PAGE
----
The United States government has taken a special interest in ensuring this responsibility through the Health Insurance Portability and Accountability Act of 1996 (HIPAA), as well as the Health Information Technology for Economic and Clinical Health Act of 2009 (HITECH) which bolstered HIPAA’s rules with stronger civil and criminal enforcement. Both are administered by the U.S. Department of Health and Human Services (HHS). The Centers for Medicare & Medicaid Services’ Medicare Promoting Interoperability Program also prioritizes providers creating data that can be meaningfully shared where needed to improve patient access and outcomes.

Did You Know?:The fi-8170 can scan up to 70 pages per minute and send their data straight into EMRs, helping to quickly modernize and streamline your medical records. Click here to learn more.

How does HIPAA impact the management of medical records?

HIPAA governs the usage of individuals’ medical records and other individually identifiable health information, which the act collectively refers to as protected health information (PHI). This information could be anything that relates to:

  • An individual’s past, present, or future physical or mental health conditions.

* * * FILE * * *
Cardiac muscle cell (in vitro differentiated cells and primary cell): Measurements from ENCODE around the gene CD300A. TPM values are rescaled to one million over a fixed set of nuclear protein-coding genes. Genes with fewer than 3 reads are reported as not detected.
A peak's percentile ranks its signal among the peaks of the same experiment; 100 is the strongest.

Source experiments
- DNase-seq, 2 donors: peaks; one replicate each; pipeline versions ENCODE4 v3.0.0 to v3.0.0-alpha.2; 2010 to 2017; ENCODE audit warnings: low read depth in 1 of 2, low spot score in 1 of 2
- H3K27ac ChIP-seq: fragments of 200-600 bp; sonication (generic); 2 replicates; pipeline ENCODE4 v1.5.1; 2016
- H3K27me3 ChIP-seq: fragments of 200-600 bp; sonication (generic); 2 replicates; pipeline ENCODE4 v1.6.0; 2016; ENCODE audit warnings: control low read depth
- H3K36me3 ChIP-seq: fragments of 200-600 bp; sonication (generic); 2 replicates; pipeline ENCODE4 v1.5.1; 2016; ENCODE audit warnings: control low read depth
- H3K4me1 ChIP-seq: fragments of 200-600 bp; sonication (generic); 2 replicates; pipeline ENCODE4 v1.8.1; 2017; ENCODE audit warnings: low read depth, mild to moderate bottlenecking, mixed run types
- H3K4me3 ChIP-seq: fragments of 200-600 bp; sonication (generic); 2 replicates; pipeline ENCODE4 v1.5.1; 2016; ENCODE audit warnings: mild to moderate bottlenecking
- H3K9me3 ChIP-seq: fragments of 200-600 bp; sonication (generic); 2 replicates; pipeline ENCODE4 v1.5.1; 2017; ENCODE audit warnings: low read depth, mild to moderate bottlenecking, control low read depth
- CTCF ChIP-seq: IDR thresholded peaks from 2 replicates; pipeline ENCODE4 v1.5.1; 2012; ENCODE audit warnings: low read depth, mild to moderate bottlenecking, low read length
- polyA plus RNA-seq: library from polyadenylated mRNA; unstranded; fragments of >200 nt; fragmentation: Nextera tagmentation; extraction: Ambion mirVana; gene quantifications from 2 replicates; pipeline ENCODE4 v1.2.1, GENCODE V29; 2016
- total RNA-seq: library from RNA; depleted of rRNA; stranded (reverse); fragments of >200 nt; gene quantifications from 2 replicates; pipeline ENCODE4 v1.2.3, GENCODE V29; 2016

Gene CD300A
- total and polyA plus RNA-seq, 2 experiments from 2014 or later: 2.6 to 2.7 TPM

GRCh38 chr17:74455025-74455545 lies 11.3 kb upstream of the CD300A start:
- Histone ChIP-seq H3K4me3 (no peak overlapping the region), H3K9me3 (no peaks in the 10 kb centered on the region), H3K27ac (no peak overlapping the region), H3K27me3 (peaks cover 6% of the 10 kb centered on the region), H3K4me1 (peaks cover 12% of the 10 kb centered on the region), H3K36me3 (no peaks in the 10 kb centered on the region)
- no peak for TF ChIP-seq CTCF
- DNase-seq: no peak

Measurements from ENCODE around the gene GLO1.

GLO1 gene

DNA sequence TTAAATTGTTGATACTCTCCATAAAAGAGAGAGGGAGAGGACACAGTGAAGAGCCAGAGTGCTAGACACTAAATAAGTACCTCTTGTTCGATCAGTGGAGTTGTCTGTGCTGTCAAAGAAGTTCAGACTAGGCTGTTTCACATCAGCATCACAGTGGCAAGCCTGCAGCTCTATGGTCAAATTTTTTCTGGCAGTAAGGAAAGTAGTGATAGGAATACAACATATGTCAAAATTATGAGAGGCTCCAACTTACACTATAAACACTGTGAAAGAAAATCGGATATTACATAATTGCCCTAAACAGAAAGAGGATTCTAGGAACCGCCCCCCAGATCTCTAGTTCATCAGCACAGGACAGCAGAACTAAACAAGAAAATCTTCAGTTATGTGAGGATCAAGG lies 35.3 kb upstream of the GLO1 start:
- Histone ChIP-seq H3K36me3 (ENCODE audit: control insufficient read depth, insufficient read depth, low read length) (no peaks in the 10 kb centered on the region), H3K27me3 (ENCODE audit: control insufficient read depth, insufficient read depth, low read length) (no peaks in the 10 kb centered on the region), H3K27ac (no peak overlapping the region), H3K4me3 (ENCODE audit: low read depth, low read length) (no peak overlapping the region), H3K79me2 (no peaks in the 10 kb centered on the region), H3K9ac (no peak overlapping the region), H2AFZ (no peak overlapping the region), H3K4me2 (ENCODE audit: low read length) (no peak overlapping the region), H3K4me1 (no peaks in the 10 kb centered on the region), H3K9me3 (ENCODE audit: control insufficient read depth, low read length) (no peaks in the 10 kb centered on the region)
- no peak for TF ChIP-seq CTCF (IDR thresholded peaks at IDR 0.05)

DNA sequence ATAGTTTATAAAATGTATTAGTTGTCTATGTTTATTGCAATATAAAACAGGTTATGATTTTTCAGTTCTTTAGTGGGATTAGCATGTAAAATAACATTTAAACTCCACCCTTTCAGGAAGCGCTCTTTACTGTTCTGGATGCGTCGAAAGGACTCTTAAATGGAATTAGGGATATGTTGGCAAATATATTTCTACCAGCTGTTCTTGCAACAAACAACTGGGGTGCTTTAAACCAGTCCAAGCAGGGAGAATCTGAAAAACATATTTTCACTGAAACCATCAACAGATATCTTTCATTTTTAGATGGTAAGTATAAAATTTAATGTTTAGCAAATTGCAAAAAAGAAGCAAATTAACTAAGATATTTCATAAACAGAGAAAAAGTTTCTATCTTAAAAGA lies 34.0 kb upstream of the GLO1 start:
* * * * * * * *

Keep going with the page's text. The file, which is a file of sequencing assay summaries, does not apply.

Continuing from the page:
• The provision of healthcare to an individual.
  • The payment for said healthcare.

Through its Privacy Rule and Security Rule, HIPAA mandates which materials constitute PHI, who may be permitted to access it and when, and how healthcare organizations should safeguard that information.

The U.S. Office of Civil Rights enforces HIPAA compliance through regular audits and by investigating complaints from individuals. Failure to comply can be costly; since the HIPAA Privacy Rule went into effect in 2003, OCR has settled or imposed civil money penalties in 130 cases for a total of more than $134 million. Violations can also result in imprisonment of up to 10 years.

Here are some resources to help you ensure your medical records management system is HIPAA compliant.

HIPAA medical records management requirements for security

The HIPAA Security Rule applies to electronic protected health information (e-PHI), which is any PHI an organization creates, receives, maintains, or transmits electronically. Healthcare organizations must ensure the confidentiality, integrity, and availability of e-PHI, identify and protect against reasonably anticipated threats to the e-PHI, protect against reasonably anticipated improper usage and disclosure to the e-PHI, and ensure compliance by their workforce to these rules.

The HHS does not impose specific solutions businesses must put on their electronic medical records management system. Instead, it directs organizations to hew to the stipulations above while considering their size, infrastructure, potential risks, and similar concerns.